UPDATE 1-Portugal under the gun as borrowing costs rise

* Borrowing costs jump in Portugal T-bill auction

* Increases pressure on government for bailout

* Premier, treasury secretary, say no rescue needed

(Adds comments by Treasury Secretary)

By Sergio Goncalves

LISBON, Dec 1 (BestGrowthStock) – Debt-ridden Portugal suffered
another blow on Wednesday when its borrowing costs rose sharply
in a government Treasury bill auction, but officials insisted
the country could survive without an international bailout.

All the 500 million euros in 12-month T-bills on offer in
the auction were sold. But yields rose to a euro lifetime record
of 5.281 percent from 4.813 percent two weeks ago, demonstrating
sagging investor confidence in the Iberian nation which is now
in the frontline of the euro zone debt crisis.

“Should bond yields not ease soon, there is a significant
chance of Portugal being the next country having to seek an EU
bailout,” said Diego Iscaro, an economist at IHS-Global Insight
in London.

A defiant Prime Minister Jose Socrates denied on Tuesday
night that Portugal needed to seek a rescue. “We don’t need any
help. We will do all we can ourselves,” he told reporters.

Germany’s Economy Minister Rainer Bruederle offered him
support just before the bond auction, saying he did not believe
Portugal and Spain would need to tap euro zone rescue funds.

But the Standard & Poor’s rating agency said on Tuesday it
might cut Portugal’s credit rating.

The minority Socialist government is trying to demonstrate
that Portugal can avoid becoming the latest euro zone domino to
fall after Greece and Ireland, hoping that tax rises and cuts in
public spending planned for next year will do the trick.

Ireland agreed an 85 billion euro ($113 billion) bailout
from the European Union and the International Monetary Fund last
weekend — even though the Dublin government had said none was
needed until shortly before it asked for help.

Economists fear that unless Portugal takes the same
medicine, the contagion will spread to its neighbour Spain, a
considerably larger economy whose rescue could strain EU funds.

Spanish investors are heavily involved in Portugal,
especially banks. Ironically, Wednesday was a public holiday in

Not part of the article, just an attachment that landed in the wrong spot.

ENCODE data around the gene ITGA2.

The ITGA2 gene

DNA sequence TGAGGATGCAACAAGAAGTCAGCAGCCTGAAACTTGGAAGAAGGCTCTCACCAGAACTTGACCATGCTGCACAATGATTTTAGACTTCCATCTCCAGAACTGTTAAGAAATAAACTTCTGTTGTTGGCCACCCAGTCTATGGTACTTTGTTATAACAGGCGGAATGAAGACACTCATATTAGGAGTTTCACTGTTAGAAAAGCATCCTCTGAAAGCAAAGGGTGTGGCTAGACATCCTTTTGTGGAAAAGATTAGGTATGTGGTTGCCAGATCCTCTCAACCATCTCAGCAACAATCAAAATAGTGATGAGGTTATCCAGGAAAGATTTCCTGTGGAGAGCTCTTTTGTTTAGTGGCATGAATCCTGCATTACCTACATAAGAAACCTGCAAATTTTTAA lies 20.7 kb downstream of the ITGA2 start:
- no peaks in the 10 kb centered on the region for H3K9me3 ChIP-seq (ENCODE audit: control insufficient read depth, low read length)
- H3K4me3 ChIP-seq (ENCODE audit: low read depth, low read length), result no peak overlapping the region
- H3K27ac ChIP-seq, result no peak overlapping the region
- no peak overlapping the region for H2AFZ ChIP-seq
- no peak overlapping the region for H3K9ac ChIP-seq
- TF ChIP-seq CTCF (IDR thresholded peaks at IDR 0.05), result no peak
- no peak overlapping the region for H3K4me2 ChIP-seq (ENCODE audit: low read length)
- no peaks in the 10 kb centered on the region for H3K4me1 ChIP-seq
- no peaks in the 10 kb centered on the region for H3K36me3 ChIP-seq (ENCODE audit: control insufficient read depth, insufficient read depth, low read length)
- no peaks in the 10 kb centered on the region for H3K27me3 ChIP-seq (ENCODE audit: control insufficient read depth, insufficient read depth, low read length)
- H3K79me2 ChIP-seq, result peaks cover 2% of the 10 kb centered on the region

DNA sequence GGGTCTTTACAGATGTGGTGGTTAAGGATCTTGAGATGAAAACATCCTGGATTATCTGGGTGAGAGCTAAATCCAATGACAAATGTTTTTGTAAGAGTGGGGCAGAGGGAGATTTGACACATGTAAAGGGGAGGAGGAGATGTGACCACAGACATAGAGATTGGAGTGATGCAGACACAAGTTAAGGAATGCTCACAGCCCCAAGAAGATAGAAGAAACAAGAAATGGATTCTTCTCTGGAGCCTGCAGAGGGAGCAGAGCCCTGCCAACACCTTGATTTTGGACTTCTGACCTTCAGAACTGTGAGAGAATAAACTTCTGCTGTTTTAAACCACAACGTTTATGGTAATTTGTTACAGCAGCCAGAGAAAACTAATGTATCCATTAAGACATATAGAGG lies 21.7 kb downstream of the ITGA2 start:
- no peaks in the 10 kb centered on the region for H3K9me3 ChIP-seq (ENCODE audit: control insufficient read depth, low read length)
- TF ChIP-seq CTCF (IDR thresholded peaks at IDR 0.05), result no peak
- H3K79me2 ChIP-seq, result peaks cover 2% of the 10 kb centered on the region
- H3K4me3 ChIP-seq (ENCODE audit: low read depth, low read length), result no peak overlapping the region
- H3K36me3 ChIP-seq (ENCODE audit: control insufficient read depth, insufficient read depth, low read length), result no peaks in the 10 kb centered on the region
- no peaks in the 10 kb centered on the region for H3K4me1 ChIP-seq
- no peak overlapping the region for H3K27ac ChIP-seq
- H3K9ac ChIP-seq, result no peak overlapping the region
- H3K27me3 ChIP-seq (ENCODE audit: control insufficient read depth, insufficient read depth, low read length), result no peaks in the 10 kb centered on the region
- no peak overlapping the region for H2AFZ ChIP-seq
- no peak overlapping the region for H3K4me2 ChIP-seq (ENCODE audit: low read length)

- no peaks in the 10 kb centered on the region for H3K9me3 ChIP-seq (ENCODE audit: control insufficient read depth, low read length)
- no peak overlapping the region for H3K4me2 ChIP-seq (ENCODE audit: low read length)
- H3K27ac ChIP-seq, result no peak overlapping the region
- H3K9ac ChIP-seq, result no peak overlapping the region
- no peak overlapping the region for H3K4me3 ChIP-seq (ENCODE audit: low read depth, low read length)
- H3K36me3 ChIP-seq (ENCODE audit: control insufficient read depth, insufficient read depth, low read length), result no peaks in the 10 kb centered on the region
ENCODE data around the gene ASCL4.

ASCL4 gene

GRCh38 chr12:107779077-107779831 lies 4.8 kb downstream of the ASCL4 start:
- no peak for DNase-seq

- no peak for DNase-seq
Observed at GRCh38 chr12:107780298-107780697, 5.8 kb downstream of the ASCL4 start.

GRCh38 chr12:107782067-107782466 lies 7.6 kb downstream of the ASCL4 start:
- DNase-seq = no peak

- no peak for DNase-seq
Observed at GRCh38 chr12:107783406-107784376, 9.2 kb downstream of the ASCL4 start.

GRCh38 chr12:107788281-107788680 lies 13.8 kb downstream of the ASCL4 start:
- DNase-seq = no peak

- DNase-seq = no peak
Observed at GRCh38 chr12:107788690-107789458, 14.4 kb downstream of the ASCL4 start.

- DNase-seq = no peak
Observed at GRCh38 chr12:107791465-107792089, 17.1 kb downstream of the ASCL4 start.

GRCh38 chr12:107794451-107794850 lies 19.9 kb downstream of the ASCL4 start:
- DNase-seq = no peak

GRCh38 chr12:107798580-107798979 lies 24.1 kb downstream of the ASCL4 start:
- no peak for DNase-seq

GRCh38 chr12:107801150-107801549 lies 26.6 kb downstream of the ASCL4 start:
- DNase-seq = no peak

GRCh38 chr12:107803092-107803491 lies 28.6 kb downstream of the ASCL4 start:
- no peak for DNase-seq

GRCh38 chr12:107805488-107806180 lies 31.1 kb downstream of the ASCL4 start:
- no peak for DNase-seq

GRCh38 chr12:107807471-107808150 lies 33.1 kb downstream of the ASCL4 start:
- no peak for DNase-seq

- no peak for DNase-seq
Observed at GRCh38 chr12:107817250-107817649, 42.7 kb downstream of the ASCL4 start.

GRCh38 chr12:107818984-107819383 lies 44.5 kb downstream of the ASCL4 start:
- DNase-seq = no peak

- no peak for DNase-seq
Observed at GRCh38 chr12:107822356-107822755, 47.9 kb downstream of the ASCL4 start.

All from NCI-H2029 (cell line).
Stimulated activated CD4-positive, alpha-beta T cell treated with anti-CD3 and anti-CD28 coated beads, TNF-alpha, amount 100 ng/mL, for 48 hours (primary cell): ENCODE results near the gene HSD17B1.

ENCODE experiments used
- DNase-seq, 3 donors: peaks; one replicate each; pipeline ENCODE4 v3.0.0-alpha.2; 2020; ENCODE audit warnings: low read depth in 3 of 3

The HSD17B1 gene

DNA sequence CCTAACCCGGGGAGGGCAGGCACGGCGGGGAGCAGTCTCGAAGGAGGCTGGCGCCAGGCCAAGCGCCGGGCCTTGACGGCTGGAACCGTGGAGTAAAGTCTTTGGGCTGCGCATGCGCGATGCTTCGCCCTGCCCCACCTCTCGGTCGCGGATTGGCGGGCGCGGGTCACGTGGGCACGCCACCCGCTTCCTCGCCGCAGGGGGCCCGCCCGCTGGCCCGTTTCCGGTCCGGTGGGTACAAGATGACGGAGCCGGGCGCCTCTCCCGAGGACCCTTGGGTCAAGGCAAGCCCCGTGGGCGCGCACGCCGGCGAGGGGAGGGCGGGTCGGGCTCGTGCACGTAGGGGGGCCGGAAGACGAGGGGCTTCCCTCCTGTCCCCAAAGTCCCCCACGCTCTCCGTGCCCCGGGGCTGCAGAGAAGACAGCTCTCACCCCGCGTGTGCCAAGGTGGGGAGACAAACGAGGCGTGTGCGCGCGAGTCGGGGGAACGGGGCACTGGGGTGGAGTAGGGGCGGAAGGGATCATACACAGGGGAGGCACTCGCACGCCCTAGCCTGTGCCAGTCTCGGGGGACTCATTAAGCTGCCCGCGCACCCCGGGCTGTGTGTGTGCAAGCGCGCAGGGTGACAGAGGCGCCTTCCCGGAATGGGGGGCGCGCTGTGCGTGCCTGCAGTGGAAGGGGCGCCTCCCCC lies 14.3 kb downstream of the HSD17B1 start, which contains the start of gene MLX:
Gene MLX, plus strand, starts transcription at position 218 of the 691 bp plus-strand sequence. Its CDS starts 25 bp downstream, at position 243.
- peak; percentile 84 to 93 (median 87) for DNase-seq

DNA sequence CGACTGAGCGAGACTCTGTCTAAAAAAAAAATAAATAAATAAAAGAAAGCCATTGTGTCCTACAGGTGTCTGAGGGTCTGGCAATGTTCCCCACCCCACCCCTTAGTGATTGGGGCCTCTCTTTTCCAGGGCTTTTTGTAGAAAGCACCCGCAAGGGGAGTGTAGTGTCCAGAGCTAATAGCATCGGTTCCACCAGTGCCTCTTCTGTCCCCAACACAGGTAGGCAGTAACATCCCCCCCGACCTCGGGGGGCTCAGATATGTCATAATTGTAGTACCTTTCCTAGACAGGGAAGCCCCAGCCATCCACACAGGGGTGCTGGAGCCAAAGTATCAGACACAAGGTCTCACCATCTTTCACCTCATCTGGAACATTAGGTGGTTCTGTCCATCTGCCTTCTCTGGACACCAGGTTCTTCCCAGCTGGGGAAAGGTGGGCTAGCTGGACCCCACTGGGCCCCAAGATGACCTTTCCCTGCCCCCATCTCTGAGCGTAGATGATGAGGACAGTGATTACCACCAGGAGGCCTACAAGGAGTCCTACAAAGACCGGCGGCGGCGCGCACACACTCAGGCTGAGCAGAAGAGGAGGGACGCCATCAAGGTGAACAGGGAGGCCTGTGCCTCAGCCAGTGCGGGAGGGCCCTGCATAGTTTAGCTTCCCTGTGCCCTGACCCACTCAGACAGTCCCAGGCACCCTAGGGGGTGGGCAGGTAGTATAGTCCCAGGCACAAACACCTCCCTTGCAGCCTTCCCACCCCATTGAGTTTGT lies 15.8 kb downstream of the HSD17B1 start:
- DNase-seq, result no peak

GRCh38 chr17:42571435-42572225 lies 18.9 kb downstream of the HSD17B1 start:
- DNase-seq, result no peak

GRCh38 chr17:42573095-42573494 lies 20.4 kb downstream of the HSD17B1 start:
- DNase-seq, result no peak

Portugal marking independence from Spain in 1640. Lisbon markets
were open but with reduced staff.

Portugal’s Treasury Secretary Carlos Pina attributed the
rise in yields to speculative pressures. Rumours that Portugal
was under pressure to request an aid package were harmful and
had to stop, he told Reuters on Wednesday.

“A bailout never normalises markets…Portugal does not need
a bailout,” Pina said. [ID:nSLA1NE6JM]

The demand at the T-bill auction showed Portugal maintains
the capacity to finance itself, Pina said. He also reiterated
the government’s commitment to meeting ambitious budget deficit
targets this year and next, of 7.3 percent of GDP and 4.6
percent of GDP respectively.

ROWING TO BAILOUT

But Filipe Garcia, president of Informacao de Mercados
Financeiros consultants in Porto, said the debt auction was the
latest development pushing Portugal towards a bailout.

“What worries me most is that if the state only manages to
get financing at these rates, how much will companies that have
to turn to the international markets for financing have to pay?”
he said.

Socrates last week pushed through an austerity budget which
will raise taxes and cut public sector wages. So far this year
the government has been unable to cut spending as planned.

The government expects the economy to grow at least 1.3
percent this year, mainly thanks to rising exports, after last
year’s 2.6 percent contraction. Next year it predicts an
expansion of just 0.2 percent and many economists say the
economy will slide back into a recession.
(Additional reporting by Andrei Khalip, Writing by Angus
MacSwan, Editing by David Stamp)

UPDATE 1-Portugal under the gun as borrowing costs rise